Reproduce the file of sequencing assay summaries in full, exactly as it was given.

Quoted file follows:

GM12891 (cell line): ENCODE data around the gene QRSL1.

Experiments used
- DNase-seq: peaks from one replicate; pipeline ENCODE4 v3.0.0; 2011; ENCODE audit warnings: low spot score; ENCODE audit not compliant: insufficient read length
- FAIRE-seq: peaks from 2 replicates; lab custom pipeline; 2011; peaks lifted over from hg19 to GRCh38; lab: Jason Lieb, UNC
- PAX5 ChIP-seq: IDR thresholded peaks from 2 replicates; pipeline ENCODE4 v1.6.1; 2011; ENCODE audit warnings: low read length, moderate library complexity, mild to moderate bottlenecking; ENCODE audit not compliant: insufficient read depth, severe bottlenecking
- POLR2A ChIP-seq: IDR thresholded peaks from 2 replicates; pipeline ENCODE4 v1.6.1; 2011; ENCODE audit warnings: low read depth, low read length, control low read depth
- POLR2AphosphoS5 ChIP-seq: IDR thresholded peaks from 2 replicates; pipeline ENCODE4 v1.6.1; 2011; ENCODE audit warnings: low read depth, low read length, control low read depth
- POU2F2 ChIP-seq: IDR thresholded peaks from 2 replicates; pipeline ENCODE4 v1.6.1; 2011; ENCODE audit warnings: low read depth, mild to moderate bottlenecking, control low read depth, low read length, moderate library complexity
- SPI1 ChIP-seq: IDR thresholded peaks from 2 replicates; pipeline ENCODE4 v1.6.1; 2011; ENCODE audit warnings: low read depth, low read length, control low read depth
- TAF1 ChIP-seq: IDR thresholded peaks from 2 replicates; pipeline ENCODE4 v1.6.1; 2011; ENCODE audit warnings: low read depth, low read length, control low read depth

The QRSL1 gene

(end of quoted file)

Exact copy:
GM12891 (cell line): ENCODE data around the gene QRSL1.

Experiments used
- DNase-seq: peaks from one replicate; pipeline ENCODE4 v3.0.0; 2011; ENCODE audit warnings: low spot score; ENCODE audit not compliant: insufficient read length
- FAIRE-seq: peaks from 2 replicates; lab custom pipeline; 2011; peaks lifted over from hg19 to GRCh38; lab: Jason Lieb, UNC
- PAX5 ChIP-seq: IDR thresholded peaks from 2 replicates; pipeline ENCODE4 v1.6.1; 2011; ENCODE audit warnings: low read length, moderate library complexity, mild to moderate bottlenecking; ENCODE audit not compliant: insufficient read depth, severe bottlenecking
- POLR2A ChIP-seq: IDR thresholded peaks from 2 replicates; pipeline ENCODE4 v1.6.1; 2011; ENCODE audit warnings: low read depth, low read length, control low read depth
- POLR2AphosphoS5 ChIP-seq: IDR thresholded peaks from 2 replicates; pipeline ENCODE4 v1.6.1; 2011; ENCODE audit warnings: low read depth, low read length, control low read depth
- POU2F2 ChIP-seq: IDR thresholded peaks from 2 replicates; pipeline ENCODE4 v1.6.1; 2011; ENCODE audit warnings: low read depth, mild to moderate bottlenecking, control low read depth, low read length, moderate library complexity
- SPI1 ChIP-seq: IDR thresholded peaks from 2 replicates; pipeline ENCODE4 v1.6.1; 2011; ENCODE audit warnings: low read depth, low read length, control low read depth
- TAF1 ChIP-seq: IDR thresholded peaks from 2 replicates; pipeline ENCODE4 v1.6.1; 2011; ENCODE audit warnings: low read depth, low read length, control low read depth

The QRSL1 gene